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Both emotional and physical stress (such as a serious illness or recovery from surgery) have been associated with hair loss. It is possible that stress induces hormonal changes that are responsible for the hair loss, since hair loss is a known consequence of other hormonal changes due to pregnancy, thyroid disturbances, or even from taking oral contraceptives.
Nervous habits, such as scalp rubbing or hair twisting or pulling may also be responsible for hair loss. These habits may be responses to psychological stress in some people and may be another cause of stress-related hair loss. Excessive hair-pulling is a form of impulse-control disorder medically referred to as trichotillomania.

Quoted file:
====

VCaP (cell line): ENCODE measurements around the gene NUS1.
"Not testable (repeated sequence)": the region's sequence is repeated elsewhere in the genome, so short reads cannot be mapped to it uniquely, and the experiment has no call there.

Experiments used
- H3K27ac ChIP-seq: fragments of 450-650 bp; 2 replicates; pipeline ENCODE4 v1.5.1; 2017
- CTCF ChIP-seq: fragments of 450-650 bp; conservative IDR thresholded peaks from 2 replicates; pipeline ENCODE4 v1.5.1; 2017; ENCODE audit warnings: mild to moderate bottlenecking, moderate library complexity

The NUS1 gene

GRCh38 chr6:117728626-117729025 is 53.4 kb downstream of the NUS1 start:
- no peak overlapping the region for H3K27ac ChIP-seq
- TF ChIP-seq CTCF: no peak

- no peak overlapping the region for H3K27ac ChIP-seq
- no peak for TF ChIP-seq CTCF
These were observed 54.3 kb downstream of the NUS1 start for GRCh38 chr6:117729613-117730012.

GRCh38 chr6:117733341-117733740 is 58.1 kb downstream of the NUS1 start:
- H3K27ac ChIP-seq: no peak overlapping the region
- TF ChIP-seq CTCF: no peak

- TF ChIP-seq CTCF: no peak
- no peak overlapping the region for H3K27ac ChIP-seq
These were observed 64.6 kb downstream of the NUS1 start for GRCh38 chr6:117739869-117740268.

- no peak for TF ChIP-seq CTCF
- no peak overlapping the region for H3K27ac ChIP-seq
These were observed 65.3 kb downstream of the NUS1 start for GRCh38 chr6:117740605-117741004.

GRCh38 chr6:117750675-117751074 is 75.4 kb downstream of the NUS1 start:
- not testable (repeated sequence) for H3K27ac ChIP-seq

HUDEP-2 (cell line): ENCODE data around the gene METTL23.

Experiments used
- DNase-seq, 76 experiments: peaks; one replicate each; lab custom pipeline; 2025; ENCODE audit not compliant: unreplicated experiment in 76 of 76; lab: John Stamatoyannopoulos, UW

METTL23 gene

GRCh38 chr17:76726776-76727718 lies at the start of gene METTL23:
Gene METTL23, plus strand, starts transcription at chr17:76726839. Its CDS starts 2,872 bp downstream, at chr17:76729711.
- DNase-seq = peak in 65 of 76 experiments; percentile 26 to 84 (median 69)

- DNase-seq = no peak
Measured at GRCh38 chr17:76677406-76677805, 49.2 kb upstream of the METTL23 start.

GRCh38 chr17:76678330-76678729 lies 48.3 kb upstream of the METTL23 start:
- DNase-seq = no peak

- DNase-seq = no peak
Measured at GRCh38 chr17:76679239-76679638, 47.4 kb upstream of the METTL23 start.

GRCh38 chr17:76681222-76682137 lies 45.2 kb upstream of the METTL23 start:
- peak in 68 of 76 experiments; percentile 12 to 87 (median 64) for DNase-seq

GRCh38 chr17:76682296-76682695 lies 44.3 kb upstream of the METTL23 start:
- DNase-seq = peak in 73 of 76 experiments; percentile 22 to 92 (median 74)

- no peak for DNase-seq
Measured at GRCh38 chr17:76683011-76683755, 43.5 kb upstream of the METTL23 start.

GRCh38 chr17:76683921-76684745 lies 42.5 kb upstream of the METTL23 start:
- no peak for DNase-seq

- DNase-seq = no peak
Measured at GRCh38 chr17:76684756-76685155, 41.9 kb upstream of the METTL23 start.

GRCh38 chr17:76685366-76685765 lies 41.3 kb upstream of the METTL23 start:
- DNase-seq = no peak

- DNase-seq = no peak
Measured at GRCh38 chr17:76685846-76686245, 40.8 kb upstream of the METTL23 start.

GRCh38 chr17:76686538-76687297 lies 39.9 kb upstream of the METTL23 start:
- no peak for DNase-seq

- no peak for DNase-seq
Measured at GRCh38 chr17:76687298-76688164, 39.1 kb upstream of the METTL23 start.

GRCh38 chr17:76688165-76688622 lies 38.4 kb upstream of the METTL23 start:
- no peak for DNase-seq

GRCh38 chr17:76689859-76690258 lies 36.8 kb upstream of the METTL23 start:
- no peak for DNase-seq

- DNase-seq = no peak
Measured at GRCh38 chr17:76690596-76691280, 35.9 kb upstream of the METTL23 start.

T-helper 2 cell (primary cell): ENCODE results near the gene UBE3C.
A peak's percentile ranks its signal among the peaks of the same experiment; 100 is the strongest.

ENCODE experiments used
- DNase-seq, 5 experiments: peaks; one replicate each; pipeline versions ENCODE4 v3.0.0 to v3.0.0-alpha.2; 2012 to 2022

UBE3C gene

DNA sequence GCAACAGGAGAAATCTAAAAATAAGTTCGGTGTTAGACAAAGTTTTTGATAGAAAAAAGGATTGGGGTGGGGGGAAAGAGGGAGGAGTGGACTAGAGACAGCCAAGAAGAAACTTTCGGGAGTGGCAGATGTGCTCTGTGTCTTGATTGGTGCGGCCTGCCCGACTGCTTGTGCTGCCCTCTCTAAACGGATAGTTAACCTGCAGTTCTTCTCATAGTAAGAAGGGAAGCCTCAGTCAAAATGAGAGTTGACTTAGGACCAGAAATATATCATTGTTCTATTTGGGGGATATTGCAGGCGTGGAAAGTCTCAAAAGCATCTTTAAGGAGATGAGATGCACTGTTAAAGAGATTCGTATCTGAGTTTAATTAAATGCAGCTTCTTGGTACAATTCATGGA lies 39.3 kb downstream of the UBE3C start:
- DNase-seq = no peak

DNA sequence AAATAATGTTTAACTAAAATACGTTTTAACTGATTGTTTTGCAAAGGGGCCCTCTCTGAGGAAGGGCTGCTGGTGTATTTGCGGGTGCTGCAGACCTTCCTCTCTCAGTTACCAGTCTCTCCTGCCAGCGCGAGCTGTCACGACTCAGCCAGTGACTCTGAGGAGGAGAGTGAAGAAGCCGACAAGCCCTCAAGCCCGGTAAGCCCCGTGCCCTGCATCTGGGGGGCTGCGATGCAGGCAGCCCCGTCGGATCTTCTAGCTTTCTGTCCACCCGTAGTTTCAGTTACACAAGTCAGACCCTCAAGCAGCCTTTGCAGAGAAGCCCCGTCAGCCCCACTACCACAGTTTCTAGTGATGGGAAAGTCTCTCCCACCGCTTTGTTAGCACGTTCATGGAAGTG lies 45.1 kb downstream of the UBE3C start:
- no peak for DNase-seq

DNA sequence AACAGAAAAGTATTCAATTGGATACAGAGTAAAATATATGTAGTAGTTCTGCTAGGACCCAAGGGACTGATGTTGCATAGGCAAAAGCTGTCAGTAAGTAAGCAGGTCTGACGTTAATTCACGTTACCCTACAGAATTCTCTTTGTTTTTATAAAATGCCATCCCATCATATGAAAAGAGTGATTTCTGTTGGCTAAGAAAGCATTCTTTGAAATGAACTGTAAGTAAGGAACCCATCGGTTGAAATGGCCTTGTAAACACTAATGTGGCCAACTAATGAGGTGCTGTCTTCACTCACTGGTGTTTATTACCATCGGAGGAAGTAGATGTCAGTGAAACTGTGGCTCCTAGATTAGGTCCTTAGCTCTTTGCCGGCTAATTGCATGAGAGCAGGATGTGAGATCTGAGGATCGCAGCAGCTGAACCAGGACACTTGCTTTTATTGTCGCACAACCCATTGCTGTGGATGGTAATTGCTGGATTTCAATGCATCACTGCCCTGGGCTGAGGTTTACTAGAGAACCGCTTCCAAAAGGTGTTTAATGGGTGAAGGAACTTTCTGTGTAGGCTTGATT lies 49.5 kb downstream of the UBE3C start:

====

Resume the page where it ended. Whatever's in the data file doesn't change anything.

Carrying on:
The hair loss from hormonal changes often disappears after a period of months to two years. As with other stress-related symptoms, learning and practicing effective stress-management techniques can help reduce the severity of the symptoms.
Medically reviewed by Robert Bargar, MD; Board Certification in Public Health & General Preventive Medicine
"Evaluation and diagnosis of hair loss"